By: Courtney Dabney
Owned and operated by Chef Danny and his wife, Rose Badillo, M&O Station Grill is a retro diner next door to Leonard’s Department Store Museum. The Badillos are hands-on restaurant owners, and Chef Danny has more than 38 years of food industry experience.
I discovered this hidden gem as I was killing time one afternoon after dropping my car at a nearby mechanic. Stepping through the door is like traveling back to the 1950s. Vintage Formica tables are bordered with vinyl and metal chairs, and a soft glow is emitted from old neon signs hanging on the walls.
While M&O was put on the map because of its creative gourmet burgers, it also dishes up sandwiches, soups and large salads. You won't leave hungry.
After ordering at the counter from one of the friendly owners, I had time to explore the adjoining museum. The M & O in the restaurant’s name stand for Marvin and Obadiah (Obie) Leonard, owners of the historic Leonard Brothers' Department Store that once took up six blocks of downtown Fort Worth. Their store had the first independently owned subway system, hence the station in the name.
Aromas from the grill pulled me back to my table where I was pleased to find the first of my lunch items. If you’re going for a mid-day splurge, you might as well do it right. Nothing screams for an ice cream treat like a burger joint. The old-fashioned homemade strawberry milkshake ($4) at M&O is a dream and served with just a dash of cinnamon.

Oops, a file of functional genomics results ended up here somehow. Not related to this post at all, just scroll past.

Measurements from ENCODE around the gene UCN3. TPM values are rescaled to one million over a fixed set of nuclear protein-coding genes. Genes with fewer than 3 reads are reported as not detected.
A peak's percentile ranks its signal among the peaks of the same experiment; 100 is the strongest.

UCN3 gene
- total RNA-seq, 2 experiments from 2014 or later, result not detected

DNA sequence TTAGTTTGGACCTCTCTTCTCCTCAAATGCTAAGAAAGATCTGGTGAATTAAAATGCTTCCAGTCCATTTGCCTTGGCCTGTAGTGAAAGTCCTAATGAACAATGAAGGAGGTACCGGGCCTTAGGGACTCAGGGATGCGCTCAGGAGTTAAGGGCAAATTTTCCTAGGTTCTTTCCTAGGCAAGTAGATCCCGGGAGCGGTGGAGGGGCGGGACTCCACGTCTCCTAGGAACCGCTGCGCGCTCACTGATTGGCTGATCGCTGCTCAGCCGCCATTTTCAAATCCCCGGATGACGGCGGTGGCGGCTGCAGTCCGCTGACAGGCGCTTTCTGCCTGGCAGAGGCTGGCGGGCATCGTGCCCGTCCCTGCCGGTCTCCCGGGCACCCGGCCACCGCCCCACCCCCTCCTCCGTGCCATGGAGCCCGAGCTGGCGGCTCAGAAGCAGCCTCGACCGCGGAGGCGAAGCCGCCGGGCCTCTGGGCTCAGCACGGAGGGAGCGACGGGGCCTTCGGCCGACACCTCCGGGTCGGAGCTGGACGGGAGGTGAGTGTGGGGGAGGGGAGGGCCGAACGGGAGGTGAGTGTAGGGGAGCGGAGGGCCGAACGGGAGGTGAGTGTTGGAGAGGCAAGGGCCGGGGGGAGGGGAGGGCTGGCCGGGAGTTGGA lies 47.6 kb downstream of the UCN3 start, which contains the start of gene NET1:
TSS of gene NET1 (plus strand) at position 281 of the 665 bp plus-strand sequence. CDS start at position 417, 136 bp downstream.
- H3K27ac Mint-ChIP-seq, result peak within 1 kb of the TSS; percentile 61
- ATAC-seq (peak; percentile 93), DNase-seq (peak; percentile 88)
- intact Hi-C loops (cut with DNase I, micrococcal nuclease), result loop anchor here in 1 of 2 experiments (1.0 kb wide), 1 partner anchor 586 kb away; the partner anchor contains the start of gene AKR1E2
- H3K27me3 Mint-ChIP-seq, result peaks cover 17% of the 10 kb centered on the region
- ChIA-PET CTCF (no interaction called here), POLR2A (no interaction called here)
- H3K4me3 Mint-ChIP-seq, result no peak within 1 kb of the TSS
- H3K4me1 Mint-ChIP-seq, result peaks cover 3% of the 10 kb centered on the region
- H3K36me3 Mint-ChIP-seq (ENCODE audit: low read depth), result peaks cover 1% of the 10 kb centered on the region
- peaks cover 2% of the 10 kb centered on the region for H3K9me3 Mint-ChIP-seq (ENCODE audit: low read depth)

My Avocado Sister Salad ($9) arrived next. It was an artistic presentation of baby spring mix, crumbled Feta, purple onions, wedge tomatoes, diced avocado and mixed berry vinaigrette. Ingredients were fresh, and the sweet dressing was made in-house. Add grilled chicken or salmon if you want to make it a meal.
There was a stint about a decade ago where I tried the whole vegetarian thing. That was swiftly terminated with a trip to M&O Station Grill and the irresistible temptation of the “award-winning” Bleu Cow Burger ($12).
Two loosely formed patties are topped with a heap of blue cheese and two slices of smoky, crispy bacon. A griddle sauce adds a sweetness complementing the tartness of the cheese, and the meat had a nice sear and was juicy. Traditional trimmings of iceberg lettuce, tomato and onion were fresh. My only complaint about this carnivore’s dream was the bun. The messy burger eventually gave way before it could be completely devoured.
At an additional cost, burger add-ons include an extra meat patty, bacon, fried egg, grilled onions, roasted jalapenos, green chili sauce and sliced avocado.
To keep my burger company, I ordered a side of the Hand-Cut Fries ($1.50). The generous portion of good-and-greasy potatoes was fresh out of the fryer with a golden crispy outside and hot tender inside. They were well-seasoned and acted as efficient tools for transporting the house-made Chipotle Ketchup to my eager taste buds.
With those last few bites and a final sip from the shake, my trip down memory lane was over. M&O provided a savory snapshot into Fort Worth’s past and left me stuffed with good food and pride in my city.
Location: 200 Carroll St.
For Info: 817.882.8020, bestburgerfortworth.com
Prices: $ - $$
Hours: Mon. – Sat. 11 a.m. – 9 p.m.
What We Liked: Homemade sauces and quality ingredients.
What We Didn’t: The bun gave way before the burger could be finished.
Our Recommendations: The shakes and fries are a burger’s best friends.
By: Courtney Dabney